Eight to Late

Sensemaking and Analytics for Organizations

The Dunning-Kruger effect and its relevance to project management

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I’ll start with a story that may sound familiar to some of you.

A project team member – let’s call him Ernest  –  appears to be a major asset to the team.  He is enthusiastic, volunteers to do stuff others don’t want to do and is always (seemingly) on the ball. The problem is most of his work is shoddy, riddled with errors and has to be redone. Worse, this is starting to have a negative knock-on effect on other deliverables. Other team members are having to clean up the mess and  are beginning to resent it. Yet Ernest is blissfully unaware of the repercussions of his earnest efforts. By his estimation, he’s doing a fine job and, quite naturally, expects to be rewarded for it.

It is clear the project manager has to do something about Ernest. Trouble is she can’t. She has no say in the composition of his team, and the functional manager to whom Ernest reports reckons that  Ernie is the best thing that happened to the company in a long time. Our PM’s in a pickle; one which I reckon isn’t an uncommon one.

There are two factors at work here:

  • Ernest thinks he’s (way) more competent than he actually is.
  • He isn’t aware of his shortcomings.

This story is an illustration of the Dunning-Kruger Effect, so named after the authors of this paper, published in the Journal of Personality and Social Psychology in 1999. In the paper the authors demonstrated, through a series of experiments, that less skilled individuals tend to:

  • Overestimate their competence. 
  • Fail to recognise the extent of their lack of skills.  

The paper suggests that improving the skills of such individuals not only increases their competence, but also helps them recognise and acknowledge their prior lack of skills – i.e. it improves their ability for self-assessment.

I should mention that not all authors agree with Dunning and Kruger. However, in a recent paper,  Dunning and others appear to address many criticisms that were levelled at the original work. So the current academic consensus seems to be  that the Dunning-Kruger effect is real.

So, going back to my original story, what can the project manager do about Ernest? Remember, Ernie can’t be relieved of his project duties because he has his manager’s backing.

The PM has a few options which I outline below:

  • Provide Ernest with honest feedback. This has to be done with care as Ernest reckons he’s doing a great job. The PM should also be sure to provide Ernest with positive feedback where possible – compliment him on his enthusiasm, readiness to take on tasks etc.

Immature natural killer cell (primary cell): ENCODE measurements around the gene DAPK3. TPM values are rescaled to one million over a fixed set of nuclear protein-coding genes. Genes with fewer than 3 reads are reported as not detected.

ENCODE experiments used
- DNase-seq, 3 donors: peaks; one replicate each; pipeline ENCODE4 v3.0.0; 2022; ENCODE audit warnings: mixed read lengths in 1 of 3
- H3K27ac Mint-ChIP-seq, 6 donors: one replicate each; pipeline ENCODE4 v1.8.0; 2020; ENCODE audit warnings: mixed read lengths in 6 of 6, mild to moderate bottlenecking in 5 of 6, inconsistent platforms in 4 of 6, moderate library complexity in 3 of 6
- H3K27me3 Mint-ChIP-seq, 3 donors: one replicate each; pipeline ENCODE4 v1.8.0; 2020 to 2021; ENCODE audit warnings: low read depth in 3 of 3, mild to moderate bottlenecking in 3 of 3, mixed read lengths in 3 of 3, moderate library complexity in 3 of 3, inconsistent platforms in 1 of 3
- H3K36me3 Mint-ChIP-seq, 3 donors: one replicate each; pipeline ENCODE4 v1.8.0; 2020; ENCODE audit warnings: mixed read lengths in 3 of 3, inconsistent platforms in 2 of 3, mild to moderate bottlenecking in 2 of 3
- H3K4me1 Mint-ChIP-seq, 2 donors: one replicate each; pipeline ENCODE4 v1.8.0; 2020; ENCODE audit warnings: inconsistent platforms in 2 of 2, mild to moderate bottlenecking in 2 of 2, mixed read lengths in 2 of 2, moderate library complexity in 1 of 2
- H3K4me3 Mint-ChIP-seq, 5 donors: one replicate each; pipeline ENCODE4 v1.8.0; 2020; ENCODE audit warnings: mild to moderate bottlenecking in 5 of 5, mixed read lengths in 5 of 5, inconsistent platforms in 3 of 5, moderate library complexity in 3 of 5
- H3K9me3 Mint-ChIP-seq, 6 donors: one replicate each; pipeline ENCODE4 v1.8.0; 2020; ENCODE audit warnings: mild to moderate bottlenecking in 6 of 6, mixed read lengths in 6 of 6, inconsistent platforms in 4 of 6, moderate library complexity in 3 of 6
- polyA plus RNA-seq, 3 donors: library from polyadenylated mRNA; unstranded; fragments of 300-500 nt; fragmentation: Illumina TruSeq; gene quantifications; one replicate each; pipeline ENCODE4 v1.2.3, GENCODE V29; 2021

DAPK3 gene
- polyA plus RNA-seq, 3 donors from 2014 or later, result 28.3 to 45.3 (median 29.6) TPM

• Channel Ernest’s positive qualities to good use. One way our PM could do this is to position less critical tasks as important, and suggest (or gently insist!) that Ernest take responsibility for them. This needs to be done carefully, as the PM needs to ensure that Ernest remains motivated.
  • Suggest concrete actions that might help Ernest improve the quality of his work. This option is usually considered to be a non-starter given that there’s no time (or budget) for training in the middle of a project. However, there are a few other ways to achieve this: informal coaching, mentoring for example. These, however, are difficult to put into action because it is difficult to find time to coach or mentor while a project’s in progress. Besides, Ernest has to be willing to acknowledge and accept his shortcomings.

At all times, the PM has to be cognisant of the effect of the effect her actions (or inaction, for that matter!)  on team morale. Plummeting morale is the last thing she needs in the middle of a project.

I’m sure most project managers would have had first-hand experience of dealing with individuals like Ernest. If so, they’ll know that fixing the problem is hard, especially if the project manager has no authority over team composition. Although I’ve suggested some strategies to deal with such individuals, I acknowledge that the solutions can be difficult, time consuming and expensive to implement; especially in stressed-out project environments.

As Dunning points out in  this article, we’re strangers to ourselves. So we’re all potential victims of this effect (yes, I realise that includes me too!). Having said that, I leave you now to ponder this question: how do you rate your competence as a project manager? 

Written by K

May 10, 2008 at 4:25 pm

2 Responses

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  1. […] effects such as cognitive biases (tendencies to base judgements on flawed perceptions) and the Dunning-Kruger effect (overconfidence in one’s abilities).   The acid test for any assessment  is whether or not it […]


  2. […] Figures 2 through 4 are distinct pathways to folly. I  reckon many of my readers would have seen examples of these in real life situations. (Tragically, many managers who traverse these pathways are unaware that they are doing so.  This may be a manifestation of the Dunning-Kruger effect.) […]


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